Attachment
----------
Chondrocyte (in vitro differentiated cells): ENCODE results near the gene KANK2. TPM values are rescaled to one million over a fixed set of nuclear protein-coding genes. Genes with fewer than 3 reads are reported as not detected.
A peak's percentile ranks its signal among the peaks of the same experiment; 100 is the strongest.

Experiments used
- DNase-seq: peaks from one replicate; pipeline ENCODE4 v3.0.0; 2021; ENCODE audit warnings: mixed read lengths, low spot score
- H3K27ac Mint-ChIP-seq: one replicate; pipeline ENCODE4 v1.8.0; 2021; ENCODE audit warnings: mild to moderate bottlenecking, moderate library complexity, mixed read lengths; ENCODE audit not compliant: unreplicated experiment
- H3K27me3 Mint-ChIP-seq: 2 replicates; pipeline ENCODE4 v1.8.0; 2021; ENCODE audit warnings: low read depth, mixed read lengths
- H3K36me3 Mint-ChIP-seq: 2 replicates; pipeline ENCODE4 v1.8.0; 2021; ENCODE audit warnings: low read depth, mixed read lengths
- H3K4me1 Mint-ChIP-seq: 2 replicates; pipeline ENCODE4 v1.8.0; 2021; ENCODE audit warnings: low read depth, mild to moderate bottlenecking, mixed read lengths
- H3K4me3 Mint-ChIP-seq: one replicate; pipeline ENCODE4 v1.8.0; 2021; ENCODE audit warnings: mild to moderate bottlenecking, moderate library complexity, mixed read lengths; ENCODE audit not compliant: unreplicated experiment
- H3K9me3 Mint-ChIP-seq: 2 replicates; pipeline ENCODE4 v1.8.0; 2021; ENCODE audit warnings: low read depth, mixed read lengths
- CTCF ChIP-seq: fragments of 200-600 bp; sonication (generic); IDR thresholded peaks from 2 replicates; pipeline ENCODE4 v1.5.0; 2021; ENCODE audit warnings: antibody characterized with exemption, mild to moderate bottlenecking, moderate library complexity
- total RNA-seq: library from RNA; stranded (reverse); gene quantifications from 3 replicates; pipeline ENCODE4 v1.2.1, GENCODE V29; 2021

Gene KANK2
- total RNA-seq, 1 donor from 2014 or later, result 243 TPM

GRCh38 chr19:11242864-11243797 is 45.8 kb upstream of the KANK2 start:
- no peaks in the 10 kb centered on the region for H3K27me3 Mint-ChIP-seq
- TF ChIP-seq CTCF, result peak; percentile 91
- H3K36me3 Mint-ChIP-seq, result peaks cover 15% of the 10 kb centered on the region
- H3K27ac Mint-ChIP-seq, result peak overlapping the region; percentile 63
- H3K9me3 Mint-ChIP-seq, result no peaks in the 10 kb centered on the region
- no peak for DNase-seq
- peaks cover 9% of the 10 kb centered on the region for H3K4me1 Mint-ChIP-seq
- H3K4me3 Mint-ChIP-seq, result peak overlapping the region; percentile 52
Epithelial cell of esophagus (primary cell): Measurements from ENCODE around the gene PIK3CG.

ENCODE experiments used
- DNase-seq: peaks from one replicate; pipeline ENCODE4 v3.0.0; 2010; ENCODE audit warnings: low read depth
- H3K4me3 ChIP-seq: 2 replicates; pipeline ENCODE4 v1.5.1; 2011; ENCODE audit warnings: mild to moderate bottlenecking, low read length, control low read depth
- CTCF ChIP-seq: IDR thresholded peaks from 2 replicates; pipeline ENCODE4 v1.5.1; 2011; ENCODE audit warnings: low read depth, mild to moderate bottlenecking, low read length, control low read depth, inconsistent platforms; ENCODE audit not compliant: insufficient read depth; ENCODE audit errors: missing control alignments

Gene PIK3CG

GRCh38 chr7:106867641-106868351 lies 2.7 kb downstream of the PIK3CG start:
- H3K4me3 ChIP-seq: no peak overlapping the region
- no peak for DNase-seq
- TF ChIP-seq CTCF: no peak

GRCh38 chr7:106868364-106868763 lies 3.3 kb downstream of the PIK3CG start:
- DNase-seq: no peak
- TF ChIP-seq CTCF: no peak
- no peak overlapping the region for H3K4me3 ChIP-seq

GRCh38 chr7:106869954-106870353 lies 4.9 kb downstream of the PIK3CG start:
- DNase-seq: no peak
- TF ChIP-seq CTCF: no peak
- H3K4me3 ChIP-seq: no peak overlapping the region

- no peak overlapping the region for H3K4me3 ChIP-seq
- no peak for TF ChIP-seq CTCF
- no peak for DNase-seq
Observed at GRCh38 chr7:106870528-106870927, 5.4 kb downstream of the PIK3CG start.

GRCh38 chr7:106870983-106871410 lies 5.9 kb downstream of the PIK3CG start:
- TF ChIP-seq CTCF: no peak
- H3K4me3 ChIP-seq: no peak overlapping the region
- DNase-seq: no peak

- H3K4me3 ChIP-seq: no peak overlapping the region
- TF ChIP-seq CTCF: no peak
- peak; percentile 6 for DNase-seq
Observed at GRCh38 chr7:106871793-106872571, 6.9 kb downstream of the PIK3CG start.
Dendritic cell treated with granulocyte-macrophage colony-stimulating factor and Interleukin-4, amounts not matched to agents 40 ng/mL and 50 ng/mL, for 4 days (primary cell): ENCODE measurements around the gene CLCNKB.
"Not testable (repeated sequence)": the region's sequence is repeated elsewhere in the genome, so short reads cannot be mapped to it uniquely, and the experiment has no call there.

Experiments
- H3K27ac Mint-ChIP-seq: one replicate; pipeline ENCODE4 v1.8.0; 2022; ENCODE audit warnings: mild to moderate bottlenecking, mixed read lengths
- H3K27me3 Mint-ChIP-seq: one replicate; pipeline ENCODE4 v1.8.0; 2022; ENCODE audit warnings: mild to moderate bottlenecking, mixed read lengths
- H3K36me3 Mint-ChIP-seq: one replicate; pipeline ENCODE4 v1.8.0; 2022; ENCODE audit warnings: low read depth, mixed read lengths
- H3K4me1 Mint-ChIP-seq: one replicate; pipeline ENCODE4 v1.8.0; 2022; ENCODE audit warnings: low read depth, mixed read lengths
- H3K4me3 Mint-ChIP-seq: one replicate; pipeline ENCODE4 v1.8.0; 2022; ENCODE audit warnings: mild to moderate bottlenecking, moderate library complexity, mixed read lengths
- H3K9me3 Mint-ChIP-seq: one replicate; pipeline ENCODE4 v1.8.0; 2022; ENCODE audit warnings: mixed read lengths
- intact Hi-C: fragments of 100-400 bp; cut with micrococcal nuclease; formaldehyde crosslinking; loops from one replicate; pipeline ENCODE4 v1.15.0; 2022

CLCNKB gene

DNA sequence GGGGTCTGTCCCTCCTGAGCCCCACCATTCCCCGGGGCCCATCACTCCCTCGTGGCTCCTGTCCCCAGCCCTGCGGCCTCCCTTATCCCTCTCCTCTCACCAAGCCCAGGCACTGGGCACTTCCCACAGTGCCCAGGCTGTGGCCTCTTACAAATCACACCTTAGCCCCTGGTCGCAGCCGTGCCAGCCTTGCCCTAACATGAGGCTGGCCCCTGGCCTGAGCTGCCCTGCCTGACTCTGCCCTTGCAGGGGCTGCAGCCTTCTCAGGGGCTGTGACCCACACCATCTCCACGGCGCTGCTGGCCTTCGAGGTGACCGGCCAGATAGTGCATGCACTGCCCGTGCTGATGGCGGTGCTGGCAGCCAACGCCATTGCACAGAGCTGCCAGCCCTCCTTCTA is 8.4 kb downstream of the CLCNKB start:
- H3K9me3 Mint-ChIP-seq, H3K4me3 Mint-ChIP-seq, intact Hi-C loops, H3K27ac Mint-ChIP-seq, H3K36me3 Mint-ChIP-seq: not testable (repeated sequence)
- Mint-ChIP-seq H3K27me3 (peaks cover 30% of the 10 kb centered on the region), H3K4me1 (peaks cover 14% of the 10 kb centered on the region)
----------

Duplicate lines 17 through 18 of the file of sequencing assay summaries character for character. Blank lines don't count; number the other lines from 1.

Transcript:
- TF ChIP-seq CTCF, result peak; percentile 91
- H3K36me3 Mint-ChIP-seq, result peaks cover 15% of the 10 kb centered on the region